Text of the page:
Chapter VI – The Conquest

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Returning to Spain, the Catholic Monarchs welcomed the Admiral in Barcelona with pump and circumstance. It was the most exciting moment of his life, his critics were defeated and his prophesies justified. He possessed all the titles and honors that a man of his time could wish for.

Assuring the court that he had found the route to Cipango, he asked for resources to establish a base of operations in the Hispaniola from which to establish contact with the Great Khan and other oriental monarchs. There they would also start exploiting the gold mines that they would locate in the next expedition. Commerce would flourish and Christopher Columbus would take the message of Christ to the foreign lands.

As soon as they found out about Columbus' arrival, the Monarchs solicited from the Pope the exclusive rights to the discovered lands the same way that the Portuguese had done with their properties in Africa. This way, Pope Alexander VI issued the bull Inter Caetera on June 4th, 1493, which stipulated that the Castilian crown had control over the pagan lands found west of an imaginary line from pole to pole that began 100 leagues west of the Azores and Cape Verde. After protests from the Portuguese monarchy, the same rights were ceded to Portugal for discoveries east of the dividing line.

On September 25th of 1493 Christopher Columbus was leaving again for America with a fleet of 17 vessels, all the rights and titles as Admiral governing the Indies, maximum authority with the power to establish a colony. This second expedition would be equally military and in great measure, evangelical.

Between 1,200 and 1,500 men and some women navigated in the important crew, which was heading to the Indies to stay, Spain was sending farmers, carpenters, builders, and cattle ranchers with tools, seeds and the necessary beasts to begin a settlement. There was equally, an important military contingent of cavalry and infantry under the command of very experience captains, such as the Catalan Pedro Margarit, Alonso de Ojeda, and the future discoverer of Puerto Rico and Florida, Juan Ponce de Leon. Under their orders were the brave noblemen and adventurers that saw in the Indies a continuation of the Reconquest.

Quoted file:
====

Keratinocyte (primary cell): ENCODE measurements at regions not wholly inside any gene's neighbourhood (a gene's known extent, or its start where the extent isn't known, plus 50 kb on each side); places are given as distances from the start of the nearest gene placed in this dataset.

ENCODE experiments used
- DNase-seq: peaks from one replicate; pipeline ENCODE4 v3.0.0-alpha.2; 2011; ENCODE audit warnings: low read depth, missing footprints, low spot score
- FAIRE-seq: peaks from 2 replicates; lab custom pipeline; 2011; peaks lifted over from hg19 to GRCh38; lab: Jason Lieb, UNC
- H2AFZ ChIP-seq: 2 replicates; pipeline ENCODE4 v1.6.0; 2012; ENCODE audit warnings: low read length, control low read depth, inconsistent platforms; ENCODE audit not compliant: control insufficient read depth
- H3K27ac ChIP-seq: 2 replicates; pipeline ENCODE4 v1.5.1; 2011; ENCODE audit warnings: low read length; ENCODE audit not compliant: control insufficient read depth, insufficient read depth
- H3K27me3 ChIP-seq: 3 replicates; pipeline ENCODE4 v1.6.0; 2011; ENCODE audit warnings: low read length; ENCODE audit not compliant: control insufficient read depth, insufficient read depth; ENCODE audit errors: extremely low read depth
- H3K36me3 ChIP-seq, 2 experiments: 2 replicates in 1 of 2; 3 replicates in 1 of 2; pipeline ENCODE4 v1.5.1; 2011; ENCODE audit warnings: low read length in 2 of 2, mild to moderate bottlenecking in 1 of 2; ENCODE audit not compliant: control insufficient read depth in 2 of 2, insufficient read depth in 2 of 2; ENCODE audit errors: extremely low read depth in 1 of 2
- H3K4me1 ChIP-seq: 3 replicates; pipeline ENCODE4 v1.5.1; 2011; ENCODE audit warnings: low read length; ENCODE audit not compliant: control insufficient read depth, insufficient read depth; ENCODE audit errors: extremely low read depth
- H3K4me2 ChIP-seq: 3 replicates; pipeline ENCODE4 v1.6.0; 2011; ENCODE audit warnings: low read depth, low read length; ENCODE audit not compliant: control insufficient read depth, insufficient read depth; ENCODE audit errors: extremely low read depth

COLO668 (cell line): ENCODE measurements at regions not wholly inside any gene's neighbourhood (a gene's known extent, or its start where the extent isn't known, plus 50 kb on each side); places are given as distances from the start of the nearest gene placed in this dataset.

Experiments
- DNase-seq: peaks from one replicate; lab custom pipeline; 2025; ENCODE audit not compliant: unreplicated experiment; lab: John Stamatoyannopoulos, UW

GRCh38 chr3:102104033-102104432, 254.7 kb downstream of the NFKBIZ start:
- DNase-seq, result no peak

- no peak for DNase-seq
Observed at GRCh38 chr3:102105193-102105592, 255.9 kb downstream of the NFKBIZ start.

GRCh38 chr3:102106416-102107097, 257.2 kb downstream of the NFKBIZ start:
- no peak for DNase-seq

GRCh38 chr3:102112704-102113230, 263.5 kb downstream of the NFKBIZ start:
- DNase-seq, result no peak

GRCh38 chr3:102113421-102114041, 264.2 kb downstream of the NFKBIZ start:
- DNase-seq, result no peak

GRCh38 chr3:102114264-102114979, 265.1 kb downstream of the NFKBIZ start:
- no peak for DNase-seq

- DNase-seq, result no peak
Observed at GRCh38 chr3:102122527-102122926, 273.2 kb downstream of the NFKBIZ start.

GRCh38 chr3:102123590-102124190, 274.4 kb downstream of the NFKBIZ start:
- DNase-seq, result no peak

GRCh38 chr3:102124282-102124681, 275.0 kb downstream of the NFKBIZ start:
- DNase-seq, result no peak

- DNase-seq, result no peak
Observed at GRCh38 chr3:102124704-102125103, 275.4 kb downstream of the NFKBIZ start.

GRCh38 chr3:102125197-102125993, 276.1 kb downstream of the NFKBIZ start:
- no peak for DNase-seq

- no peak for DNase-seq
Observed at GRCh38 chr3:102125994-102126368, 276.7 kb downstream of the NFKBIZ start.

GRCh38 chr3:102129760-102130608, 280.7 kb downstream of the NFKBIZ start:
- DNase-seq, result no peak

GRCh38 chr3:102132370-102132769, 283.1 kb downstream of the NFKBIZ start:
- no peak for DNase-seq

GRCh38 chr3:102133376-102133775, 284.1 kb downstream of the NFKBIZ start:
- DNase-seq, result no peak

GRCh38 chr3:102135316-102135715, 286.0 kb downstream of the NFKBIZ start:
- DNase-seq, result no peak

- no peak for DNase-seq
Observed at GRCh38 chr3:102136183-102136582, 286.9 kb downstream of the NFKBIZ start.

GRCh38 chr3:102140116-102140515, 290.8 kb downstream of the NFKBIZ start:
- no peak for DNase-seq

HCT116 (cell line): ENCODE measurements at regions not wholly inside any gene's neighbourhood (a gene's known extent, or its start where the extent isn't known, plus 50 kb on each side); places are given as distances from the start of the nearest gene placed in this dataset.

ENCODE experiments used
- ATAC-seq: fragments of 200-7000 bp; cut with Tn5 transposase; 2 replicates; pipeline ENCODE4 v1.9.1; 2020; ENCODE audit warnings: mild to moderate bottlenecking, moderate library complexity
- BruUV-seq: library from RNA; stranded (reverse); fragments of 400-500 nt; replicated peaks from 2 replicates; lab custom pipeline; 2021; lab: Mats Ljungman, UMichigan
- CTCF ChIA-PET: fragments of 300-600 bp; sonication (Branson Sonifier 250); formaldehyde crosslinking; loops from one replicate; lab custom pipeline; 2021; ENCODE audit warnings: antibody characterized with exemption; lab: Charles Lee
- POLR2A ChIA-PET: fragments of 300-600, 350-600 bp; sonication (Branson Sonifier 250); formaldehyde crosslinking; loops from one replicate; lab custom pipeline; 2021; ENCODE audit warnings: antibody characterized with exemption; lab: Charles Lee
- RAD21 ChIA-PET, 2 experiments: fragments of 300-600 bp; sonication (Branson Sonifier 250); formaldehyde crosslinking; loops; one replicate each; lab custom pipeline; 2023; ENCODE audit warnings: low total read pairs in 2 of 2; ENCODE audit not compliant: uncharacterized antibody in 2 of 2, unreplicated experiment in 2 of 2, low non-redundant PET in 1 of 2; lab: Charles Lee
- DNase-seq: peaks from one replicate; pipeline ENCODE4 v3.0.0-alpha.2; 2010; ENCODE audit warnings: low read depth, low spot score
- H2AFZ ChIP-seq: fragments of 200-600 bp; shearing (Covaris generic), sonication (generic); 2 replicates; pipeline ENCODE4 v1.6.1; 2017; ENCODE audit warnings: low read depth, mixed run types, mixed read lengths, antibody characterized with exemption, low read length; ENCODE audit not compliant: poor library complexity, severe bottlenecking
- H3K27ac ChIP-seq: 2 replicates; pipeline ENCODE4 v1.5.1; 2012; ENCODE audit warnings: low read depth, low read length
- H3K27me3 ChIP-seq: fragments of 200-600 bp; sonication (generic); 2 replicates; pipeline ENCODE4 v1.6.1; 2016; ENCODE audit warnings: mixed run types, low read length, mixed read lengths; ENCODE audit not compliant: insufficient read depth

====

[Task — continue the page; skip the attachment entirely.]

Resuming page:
Also in the expedition, stood out Dr. Pedro Alvarez Chanca, introducer of European medicine in the new world, the Italian Michele de Cuneo, personal friend of Columbus, and of Juan de la Cosa, one of the most notable cosmographers of the Renaissance.

The evangelization of the Indians was lead by friar Bernardo Boyl or Buil, of Catalan origins, and who would be the first vicar general of the Indies, in charge of nine Franciscans, three Mercedarians and of friar Ramon Pane, that, without realizing it yet, would be the first ethnographer of the American cultures.

The trip was relatively easy and fast; navigating by the Lesser Antilles where they encountered the Caribs, heading north until reaching the La Navidad fort on November 27th.

The explorers found the fort dismantled and burned, with some cadavers that the Indians attributed to an attack by cacique Caonabo who lived in the center of the island, which actually happened having with the backing of Guacanagari and his men who, apparently, could not tolerate the abuses on their women and belongings by the Castilians.

Guacanagari denied having anything to do with the attack. Columbus found him lying on a hammock, supposedly wounded during the attack. Very hurt, the Admiral discovered that the Indians would not maintain an unconditional submissive position with which he counted to the realization of his colonizing project